The most interesting thing for me was when we rounded a bend in the river and there at the next bend a half mile or so downstream was what appeared to be a very large white limbed tree. As we paddled closer, I could see the tree was dead and thus why its limbs were white, but the most interesting thing was there were two dozen or more vulture, or buzzards as we call them in the south, sitting on its white branches.  I had seen such a tree with vultures before out in the middle of the Grandpa and Grandma Mixson’s cow pasture was a single white limbed dead tree in which there always seemed to be three for four buzzards sitting in it, but the white tree on the river was four times as big and had four times the number of buzzards.  It was downright spooky, as we got closer the white buzzard tree reflected off the blackness of the river reminding me of some scene from Dante’s Inferno and the river Styx.  Were the vultures waiting for us to die or steal our souls as we passed under the tree?  We were silent as we paddled by and around the bend.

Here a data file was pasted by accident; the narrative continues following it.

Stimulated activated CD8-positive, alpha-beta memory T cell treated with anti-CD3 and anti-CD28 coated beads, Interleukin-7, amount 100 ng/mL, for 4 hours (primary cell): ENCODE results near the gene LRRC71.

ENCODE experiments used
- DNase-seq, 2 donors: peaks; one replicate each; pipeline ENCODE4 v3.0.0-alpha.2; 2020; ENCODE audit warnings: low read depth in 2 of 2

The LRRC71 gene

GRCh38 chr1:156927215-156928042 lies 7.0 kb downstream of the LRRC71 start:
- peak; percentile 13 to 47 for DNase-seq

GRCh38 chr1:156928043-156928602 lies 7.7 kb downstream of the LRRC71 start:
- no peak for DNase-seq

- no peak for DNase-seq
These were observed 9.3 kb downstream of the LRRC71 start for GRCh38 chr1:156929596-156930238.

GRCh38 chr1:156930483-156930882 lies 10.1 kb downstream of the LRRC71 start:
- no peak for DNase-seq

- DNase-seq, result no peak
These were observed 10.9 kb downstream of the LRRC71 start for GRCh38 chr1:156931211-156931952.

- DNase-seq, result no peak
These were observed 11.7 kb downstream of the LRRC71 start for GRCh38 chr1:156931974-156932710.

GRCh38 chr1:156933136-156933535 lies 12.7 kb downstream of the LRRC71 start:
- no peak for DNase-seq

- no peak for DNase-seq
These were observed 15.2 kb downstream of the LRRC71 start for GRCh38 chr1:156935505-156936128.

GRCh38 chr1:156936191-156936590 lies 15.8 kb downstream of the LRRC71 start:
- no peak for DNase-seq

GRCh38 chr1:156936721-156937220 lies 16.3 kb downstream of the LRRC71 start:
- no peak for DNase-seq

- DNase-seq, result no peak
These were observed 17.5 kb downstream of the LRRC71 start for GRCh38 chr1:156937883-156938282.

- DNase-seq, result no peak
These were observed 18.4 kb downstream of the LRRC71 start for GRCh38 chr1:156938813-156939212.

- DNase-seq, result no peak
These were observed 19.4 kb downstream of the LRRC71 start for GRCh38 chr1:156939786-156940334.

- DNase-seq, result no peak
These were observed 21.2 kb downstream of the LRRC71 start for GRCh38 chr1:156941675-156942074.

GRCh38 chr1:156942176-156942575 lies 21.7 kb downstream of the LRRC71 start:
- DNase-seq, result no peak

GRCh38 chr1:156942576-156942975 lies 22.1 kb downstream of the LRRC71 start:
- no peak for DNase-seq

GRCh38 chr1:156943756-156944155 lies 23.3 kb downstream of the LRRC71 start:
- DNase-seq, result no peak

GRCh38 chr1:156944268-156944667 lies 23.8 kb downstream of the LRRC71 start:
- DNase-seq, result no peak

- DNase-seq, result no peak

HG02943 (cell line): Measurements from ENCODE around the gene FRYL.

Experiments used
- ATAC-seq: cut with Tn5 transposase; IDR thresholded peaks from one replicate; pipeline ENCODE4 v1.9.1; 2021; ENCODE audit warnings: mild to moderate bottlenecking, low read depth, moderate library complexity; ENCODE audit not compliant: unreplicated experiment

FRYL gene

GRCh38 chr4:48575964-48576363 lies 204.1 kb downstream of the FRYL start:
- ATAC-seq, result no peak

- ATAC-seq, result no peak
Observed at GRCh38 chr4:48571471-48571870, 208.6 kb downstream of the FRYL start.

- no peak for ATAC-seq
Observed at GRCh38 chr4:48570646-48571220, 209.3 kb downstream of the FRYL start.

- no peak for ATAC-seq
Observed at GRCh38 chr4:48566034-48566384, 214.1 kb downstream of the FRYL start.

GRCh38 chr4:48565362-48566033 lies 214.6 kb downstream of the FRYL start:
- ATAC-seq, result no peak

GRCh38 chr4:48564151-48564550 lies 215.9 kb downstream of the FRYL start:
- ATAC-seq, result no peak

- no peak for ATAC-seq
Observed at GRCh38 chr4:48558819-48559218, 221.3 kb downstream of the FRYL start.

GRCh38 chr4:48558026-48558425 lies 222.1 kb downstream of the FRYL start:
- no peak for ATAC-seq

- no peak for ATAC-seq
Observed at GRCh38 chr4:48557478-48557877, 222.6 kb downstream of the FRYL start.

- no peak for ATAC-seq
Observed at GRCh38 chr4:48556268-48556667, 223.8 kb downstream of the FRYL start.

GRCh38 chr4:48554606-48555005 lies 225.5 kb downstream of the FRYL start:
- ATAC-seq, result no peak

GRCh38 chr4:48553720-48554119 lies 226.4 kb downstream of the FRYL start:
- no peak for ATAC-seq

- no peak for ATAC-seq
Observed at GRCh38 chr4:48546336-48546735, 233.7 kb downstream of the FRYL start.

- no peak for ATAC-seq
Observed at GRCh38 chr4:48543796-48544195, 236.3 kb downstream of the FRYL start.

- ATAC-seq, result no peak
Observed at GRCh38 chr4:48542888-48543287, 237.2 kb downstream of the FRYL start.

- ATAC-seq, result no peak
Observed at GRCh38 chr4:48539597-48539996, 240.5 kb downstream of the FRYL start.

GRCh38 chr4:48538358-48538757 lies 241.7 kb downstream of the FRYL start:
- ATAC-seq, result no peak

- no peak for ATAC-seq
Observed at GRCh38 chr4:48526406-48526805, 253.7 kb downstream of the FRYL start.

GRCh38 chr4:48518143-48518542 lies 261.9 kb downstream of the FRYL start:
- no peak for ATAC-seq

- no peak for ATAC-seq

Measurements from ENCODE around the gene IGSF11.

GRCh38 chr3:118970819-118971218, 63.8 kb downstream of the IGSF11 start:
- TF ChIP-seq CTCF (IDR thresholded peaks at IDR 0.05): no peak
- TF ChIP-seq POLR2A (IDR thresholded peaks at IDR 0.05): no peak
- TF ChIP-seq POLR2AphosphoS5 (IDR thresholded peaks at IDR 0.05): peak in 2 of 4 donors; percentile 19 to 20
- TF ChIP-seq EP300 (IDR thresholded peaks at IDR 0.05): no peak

Later in the day we came upon some of the first civilization we seen all day as we passed White Springs where the Stephen Foster memorial and State Park is but it only was for a short distance before we were again alone on the wilderness of the river.  We ate lunch on a sandbar and pulled up on another late afternoon for the night where we again went swimming, fixed dinner and had a good night sleep in our tent.   After breakfast the next morning we again set out on the river.  We didn’t have far to go that third day and reached the takeout point where a road crossed over the river and didn’t have to wait long for Mom to arrive to pick us up. 

Note: Foster himself never saw the Suwannee River, or even visited Florida, but nevertheless Florida made "Old Folks At Home" (the Suwannee river song) its state song in 1935.

Updated: 10-07-2023

10th Grade